The mud larks will be picking tears out of the mire with their cod heads and penny pieces.
Remember the time by Lake Moraine when a boy whose name
is frequently forgotten -- was it David, and something Anglo-Saxon? --
smoked dope and curled in my arms for hours, his granny glasses
clouded over with our shared heat (the misted eyes of a wiser owl who
bids adieu to common knowledge)? --
unless it was a Mersey's idle dream:
dahlia, difficult, dominoes/ dik-dik, diptych, dipstick, dregs.
Some nights there's nothing on cable,
not even the BBC, for which you are paying mucho dinero.
For you, the red, white and blue will always be British:
Bobby blue, hoarfrost white on the morning fields of
Stratford one Thanksgiving Thursday in your youth,
and red phone boxes -- or Twizzlers as you wait for a movie
you don't want to see while soggy strangers munch popcorn:
pumping, petticoat, platypus/ primavera, panoply, pegs.
It's because you haven't got a thing to wear
that your peppers failed to germinate;
you can taste your tongue and it's zincky, sour.
"Don't make me take you to church, young man!"
the turbaned Caribbean TV psychic warns.
Her voice is fruity, flutelike, bloated on the fumes of something fishy.
The embrace of leather and absence is that
of a father whose love is late and suspect:
it's as warm as November and as awkward.
I went up to him, once, just pulled his arm and said
"I love you," and he smiled at me, so I kissed his glamorous brocade:
broken, baklava, Benjamin/ bluebottle, blushing, Boston, begs.
(Wee Mickey were the only one who got to call him Geordie.)
Oh, yes, there will be bad hair days to come. Fat days.
Endless afternoons when you haven't got a book to read or
a friend who isn't out of town on some fabulous vacation.
It will be August all year long, insufferable, ad infinitum.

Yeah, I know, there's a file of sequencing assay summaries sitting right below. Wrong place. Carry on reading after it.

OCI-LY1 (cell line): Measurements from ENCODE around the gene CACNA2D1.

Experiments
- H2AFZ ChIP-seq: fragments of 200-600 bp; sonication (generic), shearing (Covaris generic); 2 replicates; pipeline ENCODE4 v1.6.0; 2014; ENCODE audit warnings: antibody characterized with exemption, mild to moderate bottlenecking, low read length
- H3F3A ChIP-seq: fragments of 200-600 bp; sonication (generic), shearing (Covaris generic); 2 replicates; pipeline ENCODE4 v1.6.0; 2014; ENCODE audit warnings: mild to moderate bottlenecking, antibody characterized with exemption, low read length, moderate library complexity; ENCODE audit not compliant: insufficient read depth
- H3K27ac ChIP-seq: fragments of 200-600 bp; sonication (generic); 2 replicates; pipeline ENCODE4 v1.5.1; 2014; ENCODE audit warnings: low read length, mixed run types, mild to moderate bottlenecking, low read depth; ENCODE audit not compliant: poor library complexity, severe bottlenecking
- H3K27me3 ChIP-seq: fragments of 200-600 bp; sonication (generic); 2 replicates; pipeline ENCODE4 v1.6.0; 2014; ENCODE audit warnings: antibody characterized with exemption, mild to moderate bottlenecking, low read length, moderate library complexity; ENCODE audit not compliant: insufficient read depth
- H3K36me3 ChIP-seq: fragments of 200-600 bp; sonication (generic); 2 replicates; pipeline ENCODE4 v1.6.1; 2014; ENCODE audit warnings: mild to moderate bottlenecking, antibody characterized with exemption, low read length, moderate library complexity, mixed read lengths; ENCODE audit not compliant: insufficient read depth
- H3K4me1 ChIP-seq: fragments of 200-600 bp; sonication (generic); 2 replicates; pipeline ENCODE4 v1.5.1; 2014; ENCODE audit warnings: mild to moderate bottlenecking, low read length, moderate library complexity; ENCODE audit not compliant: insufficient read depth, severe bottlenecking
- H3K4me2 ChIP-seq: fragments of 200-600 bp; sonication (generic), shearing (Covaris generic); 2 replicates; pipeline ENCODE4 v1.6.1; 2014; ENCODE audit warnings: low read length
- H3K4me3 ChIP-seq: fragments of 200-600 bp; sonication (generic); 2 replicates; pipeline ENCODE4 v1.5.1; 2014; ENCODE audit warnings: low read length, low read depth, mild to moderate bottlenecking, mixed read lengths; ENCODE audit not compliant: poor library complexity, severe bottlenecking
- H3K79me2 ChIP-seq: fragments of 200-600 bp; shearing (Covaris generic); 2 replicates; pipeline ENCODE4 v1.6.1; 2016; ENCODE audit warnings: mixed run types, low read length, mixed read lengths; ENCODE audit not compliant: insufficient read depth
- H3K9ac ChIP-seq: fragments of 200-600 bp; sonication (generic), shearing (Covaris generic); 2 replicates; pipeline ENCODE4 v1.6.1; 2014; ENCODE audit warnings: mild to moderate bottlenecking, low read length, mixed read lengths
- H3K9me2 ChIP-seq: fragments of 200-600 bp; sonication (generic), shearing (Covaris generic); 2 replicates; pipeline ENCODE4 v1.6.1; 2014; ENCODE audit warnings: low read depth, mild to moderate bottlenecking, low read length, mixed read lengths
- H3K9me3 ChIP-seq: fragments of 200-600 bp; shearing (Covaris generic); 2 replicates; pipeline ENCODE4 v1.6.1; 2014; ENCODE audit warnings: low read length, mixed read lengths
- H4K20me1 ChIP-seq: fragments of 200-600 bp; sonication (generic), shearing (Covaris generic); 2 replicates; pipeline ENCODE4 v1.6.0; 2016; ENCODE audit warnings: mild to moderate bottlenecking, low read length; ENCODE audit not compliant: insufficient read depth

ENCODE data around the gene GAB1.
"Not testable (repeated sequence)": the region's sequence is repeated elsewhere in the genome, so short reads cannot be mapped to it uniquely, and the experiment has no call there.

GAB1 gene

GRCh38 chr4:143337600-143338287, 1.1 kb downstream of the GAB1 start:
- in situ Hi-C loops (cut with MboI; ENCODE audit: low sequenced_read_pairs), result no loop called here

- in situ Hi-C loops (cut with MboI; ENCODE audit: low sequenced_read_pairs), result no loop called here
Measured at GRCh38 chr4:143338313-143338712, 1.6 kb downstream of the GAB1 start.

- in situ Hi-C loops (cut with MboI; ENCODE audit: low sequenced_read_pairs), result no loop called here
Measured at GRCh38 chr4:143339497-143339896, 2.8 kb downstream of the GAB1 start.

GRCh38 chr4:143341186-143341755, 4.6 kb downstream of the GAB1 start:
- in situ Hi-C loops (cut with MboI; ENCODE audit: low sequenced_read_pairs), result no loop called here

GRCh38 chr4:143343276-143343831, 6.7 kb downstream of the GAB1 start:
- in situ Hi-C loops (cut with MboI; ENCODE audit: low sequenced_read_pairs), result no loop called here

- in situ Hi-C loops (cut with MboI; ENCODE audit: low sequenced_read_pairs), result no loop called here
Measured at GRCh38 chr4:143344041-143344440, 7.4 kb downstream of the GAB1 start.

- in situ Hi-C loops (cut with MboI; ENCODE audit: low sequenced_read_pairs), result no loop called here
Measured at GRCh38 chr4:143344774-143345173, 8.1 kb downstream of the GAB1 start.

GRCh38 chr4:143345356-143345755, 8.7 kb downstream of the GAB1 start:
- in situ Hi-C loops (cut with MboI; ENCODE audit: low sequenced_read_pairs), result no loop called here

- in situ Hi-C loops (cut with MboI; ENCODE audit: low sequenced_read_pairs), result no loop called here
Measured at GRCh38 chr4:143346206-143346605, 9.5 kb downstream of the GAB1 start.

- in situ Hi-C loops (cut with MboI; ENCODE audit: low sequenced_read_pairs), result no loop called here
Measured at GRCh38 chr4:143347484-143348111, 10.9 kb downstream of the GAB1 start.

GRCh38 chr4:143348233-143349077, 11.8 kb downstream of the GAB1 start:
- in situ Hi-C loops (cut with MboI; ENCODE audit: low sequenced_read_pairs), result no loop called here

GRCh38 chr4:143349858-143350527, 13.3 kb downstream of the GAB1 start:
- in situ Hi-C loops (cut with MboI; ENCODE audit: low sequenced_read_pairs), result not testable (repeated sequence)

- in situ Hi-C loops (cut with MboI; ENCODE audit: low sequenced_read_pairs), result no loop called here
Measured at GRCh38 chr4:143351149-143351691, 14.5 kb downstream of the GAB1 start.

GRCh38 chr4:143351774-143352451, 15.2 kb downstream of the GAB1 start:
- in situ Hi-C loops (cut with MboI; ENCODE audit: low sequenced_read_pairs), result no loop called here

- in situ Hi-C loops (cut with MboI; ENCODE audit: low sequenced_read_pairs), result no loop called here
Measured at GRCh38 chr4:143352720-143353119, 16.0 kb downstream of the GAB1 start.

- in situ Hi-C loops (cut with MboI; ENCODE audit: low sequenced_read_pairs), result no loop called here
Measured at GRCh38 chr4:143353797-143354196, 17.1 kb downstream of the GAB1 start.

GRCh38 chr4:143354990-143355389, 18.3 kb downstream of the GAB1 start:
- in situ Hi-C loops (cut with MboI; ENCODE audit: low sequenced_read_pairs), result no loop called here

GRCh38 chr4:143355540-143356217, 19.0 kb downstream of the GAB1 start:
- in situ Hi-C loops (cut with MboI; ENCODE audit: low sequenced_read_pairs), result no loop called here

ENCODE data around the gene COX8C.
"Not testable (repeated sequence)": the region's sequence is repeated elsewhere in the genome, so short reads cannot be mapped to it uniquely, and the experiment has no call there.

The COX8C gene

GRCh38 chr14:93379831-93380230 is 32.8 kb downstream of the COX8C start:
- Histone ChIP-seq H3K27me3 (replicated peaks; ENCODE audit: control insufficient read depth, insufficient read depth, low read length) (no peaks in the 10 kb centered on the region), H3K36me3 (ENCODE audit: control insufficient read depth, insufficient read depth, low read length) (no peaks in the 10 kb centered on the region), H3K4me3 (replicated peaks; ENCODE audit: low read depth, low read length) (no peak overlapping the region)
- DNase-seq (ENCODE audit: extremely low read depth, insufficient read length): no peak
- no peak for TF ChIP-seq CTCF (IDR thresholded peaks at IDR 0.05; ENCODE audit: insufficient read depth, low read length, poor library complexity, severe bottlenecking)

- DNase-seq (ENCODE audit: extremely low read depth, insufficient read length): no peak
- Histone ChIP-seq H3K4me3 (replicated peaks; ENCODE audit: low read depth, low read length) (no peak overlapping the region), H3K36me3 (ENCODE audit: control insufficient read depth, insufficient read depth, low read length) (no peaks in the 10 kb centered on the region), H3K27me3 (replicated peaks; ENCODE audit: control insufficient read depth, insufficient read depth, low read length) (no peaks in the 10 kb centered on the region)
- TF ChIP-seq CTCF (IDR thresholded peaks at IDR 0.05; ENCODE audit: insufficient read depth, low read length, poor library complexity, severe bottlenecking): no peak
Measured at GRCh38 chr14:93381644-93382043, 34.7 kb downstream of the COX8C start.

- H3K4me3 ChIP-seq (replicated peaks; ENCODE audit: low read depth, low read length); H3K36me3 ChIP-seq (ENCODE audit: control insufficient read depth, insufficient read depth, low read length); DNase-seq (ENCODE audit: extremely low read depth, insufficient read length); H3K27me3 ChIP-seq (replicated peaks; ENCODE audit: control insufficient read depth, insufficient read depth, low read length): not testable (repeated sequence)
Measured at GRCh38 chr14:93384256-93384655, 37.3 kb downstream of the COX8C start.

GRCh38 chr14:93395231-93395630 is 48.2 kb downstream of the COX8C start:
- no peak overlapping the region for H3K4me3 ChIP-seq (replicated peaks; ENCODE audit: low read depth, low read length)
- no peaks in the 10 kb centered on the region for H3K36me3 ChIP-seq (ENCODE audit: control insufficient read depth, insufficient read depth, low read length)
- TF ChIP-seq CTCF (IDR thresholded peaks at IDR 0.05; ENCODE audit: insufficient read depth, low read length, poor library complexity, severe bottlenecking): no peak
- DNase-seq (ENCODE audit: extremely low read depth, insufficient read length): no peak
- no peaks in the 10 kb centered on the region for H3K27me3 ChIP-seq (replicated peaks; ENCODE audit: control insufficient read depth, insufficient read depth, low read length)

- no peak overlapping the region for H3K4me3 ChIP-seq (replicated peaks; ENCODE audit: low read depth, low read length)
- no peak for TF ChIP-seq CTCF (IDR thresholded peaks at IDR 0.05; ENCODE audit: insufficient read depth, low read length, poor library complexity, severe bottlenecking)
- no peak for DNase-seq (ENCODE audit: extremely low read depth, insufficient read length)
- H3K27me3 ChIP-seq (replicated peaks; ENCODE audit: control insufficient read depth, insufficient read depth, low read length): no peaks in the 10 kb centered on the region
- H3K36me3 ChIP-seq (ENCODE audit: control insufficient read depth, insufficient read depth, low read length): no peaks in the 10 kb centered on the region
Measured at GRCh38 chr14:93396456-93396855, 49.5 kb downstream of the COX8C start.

Once again the brutal dove of peace has come to rest
on your frail broad shoulder, and you want to pull the weeping sheets
up to your grizzled chin, hitting the snooze button over and over again
until a sodden supper of takeout sesame chicken:
chuckling, canopy, kaffeeklatsch/ Caspian, canticle, kaffiyeh, kegs.
Not knowing him was the way he loved me.
"Verloren ist das Schlüsselein,"
the unsurprisingly dour day drawls in all
the colors of London's lost Victorian fog.
"Forgotten is the little key," you think to your earlier self,
chilled to the wishbone in the after-opera Berlin snow.
"How can you possibly be bored with all
those toys in your room?" is the echo
choking back from my childhood like
an oily bog that double-troubles up
the clogging pipes of my unscoured sink.
But that's not how you felt, or feel even now, unless
they mean some other kind of bored, like drilled or chewed,
as if you are a bower of trees in the Indonesian
summer, now riddled with the snaking borrows
carved by ravenous maggots (the way you exhausted
would-be lovers with a hunger of your own), and the burly trees are
about to fall, prey to steaming slow disintegration,
fading from proud ebony -- erect above the canopy -- to ovoid oblivion
crashing in a cloud of ash or slate or charcoal grey no one will hear.
Yet saffron, rarest spice of all, is found in the common crocus flower,
ground from its viscous gold stigmata, where pollen falls to germinate
like dust motes in a shaft of sun on sated lovers' tangled legs.